In Diathan, it's several hundred years ago, although the circle's place remains the same. I watch my grandmother begin her dance, beguiling, energetic, sensuous, apace. I make to join her, but I see a couple, hand in hand, their faces dimly lit by Faerie glow. They look into each other's eyes, they smile.
I think of Michael.
I do not belong here.
I rode a trout today, and drank the dew from spiders' webs. I tagged and tigged and hid and sought, and life was never better.
I like this place. I feel of Faerie.
So, I spin a child. I do not call him Michael.
It is the time of quarter-second. Now, the bonds between Diathan and Faerie are at their weakest. We are no mere shadows in the circle on this day, but semi-solid forms.
I start my dance.
I see a boy, his youthful face entranced. I spread my wings, and flutter to his fore. I take his hands, he joins me, and his girlfriend's cry of anguish is ignored. My nakedness bewitches him, my eyes of deepest violet draw him in. I tease him, toy with him, I'm coy, I'm lithe, seductive. Overcome, he clasps me to his body, passion flowing, puts his lips to mine of cherry red and -
I am gone. I leave a tinkling laughter in my stead, my jest complete.
The girl is weeping. Sadness? No, it's not...
She loves him? This is love?
I teach my son to spin. He asks me of my parents; curiosity.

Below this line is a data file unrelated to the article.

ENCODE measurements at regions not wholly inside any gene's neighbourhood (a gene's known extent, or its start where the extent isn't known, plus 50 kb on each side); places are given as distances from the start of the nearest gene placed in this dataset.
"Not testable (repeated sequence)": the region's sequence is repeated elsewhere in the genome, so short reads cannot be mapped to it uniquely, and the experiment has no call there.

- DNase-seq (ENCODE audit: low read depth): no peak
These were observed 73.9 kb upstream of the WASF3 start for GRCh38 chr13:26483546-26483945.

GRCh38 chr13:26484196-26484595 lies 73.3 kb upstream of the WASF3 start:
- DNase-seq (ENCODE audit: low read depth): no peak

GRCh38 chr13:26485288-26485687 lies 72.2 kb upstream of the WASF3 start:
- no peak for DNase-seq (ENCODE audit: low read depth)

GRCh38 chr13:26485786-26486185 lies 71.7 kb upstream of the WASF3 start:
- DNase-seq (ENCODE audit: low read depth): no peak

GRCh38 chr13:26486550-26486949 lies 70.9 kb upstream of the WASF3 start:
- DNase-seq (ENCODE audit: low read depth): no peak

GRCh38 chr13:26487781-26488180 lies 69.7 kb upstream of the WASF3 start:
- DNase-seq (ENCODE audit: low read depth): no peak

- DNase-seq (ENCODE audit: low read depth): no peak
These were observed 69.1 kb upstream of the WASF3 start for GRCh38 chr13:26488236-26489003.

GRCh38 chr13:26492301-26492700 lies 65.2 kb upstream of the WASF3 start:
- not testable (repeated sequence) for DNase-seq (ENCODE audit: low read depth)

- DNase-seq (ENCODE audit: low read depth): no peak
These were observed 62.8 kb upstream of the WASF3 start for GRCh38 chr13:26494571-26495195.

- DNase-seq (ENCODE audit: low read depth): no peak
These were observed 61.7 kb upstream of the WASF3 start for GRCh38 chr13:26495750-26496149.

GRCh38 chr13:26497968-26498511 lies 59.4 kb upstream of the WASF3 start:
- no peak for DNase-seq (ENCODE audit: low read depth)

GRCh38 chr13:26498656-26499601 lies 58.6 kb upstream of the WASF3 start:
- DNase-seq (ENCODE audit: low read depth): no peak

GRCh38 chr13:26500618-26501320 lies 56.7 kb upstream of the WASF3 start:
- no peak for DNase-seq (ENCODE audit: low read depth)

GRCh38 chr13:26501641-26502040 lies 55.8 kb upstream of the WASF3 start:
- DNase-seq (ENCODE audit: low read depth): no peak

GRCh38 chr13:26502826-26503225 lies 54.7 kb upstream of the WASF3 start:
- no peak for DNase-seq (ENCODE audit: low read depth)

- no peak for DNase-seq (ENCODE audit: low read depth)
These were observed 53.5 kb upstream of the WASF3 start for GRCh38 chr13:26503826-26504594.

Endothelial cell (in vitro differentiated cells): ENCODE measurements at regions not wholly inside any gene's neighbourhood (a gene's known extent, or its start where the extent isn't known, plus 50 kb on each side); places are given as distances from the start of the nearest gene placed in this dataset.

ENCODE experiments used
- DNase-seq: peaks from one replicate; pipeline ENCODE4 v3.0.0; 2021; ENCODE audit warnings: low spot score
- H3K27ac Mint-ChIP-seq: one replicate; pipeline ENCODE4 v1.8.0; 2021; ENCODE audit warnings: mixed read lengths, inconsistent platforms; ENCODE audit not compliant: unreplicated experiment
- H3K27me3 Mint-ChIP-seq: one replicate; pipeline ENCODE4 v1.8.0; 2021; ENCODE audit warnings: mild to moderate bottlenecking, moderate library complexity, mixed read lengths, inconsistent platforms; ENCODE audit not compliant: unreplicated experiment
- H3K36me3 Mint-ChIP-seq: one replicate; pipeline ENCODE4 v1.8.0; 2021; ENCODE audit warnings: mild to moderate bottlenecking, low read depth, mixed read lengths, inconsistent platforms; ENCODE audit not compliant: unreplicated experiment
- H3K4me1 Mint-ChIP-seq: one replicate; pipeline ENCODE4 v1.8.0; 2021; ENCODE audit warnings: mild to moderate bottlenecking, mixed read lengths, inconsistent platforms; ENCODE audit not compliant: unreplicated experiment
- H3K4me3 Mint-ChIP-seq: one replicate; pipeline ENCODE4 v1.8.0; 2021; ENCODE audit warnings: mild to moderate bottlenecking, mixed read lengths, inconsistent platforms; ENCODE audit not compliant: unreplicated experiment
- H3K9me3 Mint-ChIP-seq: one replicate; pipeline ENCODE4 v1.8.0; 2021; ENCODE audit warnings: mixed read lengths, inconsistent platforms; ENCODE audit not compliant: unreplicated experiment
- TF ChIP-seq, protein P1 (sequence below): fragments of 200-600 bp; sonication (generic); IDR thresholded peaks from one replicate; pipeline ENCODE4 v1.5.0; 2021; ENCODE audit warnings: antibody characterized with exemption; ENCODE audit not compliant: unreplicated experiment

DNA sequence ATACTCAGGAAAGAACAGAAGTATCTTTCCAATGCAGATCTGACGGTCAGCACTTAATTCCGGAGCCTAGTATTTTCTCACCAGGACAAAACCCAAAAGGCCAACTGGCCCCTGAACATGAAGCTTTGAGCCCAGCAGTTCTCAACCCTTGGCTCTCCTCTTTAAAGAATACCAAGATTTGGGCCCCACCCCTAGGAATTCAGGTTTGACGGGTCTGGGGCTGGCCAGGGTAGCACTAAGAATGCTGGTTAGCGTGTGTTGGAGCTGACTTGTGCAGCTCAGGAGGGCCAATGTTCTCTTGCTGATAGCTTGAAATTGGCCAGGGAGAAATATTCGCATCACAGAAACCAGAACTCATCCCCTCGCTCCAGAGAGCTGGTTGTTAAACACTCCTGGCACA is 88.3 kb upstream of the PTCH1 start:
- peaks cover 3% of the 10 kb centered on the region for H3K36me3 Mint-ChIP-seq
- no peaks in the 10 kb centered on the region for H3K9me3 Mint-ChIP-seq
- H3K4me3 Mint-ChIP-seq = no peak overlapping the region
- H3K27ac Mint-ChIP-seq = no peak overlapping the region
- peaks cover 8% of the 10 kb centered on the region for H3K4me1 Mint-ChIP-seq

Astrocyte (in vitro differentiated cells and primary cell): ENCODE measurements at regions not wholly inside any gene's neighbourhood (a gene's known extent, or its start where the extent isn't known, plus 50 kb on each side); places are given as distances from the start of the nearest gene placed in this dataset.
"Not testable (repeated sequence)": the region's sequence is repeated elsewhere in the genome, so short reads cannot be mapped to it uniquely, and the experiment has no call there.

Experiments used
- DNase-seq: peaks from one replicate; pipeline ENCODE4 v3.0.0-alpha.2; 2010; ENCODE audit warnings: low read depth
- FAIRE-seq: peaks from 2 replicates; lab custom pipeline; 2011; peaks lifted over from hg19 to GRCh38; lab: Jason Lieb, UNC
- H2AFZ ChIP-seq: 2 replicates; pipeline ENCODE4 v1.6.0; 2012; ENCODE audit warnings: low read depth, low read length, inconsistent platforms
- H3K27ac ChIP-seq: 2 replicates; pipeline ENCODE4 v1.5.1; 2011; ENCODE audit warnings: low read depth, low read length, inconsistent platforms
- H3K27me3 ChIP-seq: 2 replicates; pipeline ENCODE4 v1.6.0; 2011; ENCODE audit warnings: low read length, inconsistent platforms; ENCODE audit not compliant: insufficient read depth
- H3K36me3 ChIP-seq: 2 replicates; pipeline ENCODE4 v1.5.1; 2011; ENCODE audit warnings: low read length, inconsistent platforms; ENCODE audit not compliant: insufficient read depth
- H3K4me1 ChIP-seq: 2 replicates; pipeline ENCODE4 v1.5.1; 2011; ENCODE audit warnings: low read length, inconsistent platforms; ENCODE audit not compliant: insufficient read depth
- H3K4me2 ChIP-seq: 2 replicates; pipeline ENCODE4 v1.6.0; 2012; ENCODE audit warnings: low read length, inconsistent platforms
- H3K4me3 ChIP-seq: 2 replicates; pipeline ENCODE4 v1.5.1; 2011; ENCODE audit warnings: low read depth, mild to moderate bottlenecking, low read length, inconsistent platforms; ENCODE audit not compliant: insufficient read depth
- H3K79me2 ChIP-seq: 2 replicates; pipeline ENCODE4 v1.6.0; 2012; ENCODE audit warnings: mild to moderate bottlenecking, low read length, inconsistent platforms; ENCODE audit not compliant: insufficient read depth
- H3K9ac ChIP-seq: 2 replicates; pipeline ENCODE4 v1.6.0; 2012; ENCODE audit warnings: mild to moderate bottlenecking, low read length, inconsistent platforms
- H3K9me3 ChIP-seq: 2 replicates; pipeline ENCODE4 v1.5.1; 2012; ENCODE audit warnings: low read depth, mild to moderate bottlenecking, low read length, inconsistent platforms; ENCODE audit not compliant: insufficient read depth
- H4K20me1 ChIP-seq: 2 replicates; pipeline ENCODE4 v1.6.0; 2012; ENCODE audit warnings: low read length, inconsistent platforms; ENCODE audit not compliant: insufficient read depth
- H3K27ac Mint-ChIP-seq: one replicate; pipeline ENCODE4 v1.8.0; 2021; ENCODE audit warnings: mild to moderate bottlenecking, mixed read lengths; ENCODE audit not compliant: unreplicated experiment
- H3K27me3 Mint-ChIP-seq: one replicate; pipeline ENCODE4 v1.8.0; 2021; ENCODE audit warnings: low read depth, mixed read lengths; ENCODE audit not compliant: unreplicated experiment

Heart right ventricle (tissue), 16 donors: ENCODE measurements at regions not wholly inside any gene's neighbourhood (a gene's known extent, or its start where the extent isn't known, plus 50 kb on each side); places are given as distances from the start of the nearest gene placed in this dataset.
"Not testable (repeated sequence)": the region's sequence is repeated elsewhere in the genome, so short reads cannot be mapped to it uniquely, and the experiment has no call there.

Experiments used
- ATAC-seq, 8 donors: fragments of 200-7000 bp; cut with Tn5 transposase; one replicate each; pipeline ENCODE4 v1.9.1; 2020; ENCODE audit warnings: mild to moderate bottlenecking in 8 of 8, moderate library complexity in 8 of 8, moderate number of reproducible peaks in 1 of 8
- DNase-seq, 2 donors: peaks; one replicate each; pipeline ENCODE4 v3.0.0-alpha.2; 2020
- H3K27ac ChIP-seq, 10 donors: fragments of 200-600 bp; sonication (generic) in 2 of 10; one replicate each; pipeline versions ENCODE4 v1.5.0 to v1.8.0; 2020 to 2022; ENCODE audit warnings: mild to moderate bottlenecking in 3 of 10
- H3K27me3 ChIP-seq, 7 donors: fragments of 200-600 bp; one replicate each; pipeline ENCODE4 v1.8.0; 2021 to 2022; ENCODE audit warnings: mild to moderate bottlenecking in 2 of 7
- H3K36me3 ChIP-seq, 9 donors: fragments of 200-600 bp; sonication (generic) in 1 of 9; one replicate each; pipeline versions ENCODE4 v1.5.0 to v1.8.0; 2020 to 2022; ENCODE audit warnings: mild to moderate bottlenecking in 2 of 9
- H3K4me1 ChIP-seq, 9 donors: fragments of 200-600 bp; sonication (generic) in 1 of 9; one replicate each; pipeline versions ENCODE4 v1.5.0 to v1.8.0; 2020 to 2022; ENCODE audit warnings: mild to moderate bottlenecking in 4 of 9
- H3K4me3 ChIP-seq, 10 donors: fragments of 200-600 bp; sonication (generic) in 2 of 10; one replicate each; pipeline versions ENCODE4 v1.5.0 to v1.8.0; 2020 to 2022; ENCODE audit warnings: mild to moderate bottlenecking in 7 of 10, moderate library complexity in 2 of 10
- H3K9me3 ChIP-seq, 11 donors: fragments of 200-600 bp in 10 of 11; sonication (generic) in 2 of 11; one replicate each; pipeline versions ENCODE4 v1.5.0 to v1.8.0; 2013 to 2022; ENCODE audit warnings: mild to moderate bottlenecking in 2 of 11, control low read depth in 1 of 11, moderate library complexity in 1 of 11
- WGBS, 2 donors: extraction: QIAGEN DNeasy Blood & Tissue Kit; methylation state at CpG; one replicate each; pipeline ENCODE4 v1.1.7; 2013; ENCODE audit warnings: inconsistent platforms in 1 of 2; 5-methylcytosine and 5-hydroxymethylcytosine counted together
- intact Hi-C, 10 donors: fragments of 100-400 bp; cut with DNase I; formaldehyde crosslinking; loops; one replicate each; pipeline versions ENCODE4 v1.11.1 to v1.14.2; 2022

I tell him all about them, of their life in Diathan, but something's wrong. My story's incomplete, but how?
My son sees nothing odd with it at all.
He is of Faerie.
It is the time of quarter-third. I glimmer at the circle, and see scientists with instruments. They will not sense our presence, for we make it so. Among the others is a mortal once of Faerie, sad, but seemingly at ease. Will I gain wisdom if I ever choose to leave?
What use is wisdom anyway?
What use is love?
Unlike the others in this place, I've been to Diathan before. I know what use is wisdom, and I know that love is worth mortality.
I cannot echo feelings of love's power, but I yet retain the facts.
My grandmother can not believe my choice. What fancy let to my decision? What compels me, after only 90 years, to leave? It's my first crest, yet she has seen a thousandfold of crests, and still finds daily things to awe, delight, inspire her being.
I tell her that I do not know the reasons for my settlement.
I tell her, though, that when I'm mortal once again, I will.
My parents drive me back. They do not ask me how I feel, or what I did, or why I chose to leave; they're simply glad to have me home again.
My bedroom: heart a-pounding, phone in hand, I dial the number. Michael's number.
A girl answers.
"Siobhon," she says her name is. Sorry, but Michael's dumped me. He still wants to be friends, though.
The news rips through my soul like a chainsaw. I fling myself face-down onto the bed, sobbing into the pillow, beating, beating with my fists. I waited, 90 years, for this!
I belong here.
24th January :\webdes~1\ .htm